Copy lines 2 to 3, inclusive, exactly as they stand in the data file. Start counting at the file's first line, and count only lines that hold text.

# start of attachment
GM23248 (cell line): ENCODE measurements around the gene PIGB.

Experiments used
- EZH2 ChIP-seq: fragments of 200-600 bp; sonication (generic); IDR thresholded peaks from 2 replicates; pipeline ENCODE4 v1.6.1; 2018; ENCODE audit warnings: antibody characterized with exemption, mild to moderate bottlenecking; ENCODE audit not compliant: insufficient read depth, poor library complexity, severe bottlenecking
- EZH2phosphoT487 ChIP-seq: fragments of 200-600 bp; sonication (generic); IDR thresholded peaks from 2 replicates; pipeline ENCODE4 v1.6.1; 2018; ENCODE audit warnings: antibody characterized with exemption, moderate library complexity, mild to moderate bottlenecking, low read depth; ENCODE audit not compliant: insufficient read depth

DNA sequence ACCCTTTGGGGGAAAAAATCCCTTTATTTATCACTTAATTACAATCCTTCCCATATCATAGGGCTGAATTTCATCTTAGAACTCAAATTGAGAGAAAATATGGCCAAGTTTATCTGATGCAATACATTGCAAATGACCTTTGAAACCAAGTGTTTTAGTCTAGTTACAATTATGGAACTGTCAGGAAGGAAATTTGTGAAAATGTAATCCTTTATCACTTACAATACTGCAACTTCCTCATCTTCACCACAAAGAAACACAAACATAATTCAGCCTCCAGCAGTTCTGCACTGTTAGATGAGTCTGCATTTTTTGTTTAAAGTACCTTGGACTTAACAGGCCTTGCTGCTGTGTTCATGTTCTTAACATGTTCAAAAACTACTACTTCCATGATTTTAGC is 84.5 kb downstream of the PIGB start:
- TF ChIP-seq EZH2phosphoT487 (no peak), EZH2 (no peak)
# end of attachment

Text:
Experiments used
- EZH2 ChIP-seq: fragments of 200-600 bp; sonication (generic); IDR thresholded peaks from 2 replicates; pipeline ENCODE4 v1.6.1; 2018; ENCODE audit warnings: antibody characterized with exemption, mild to moderate bottlenecking; ENCODE audit not compliant: insufficient read depth, poor library complexity, severe bottlenecking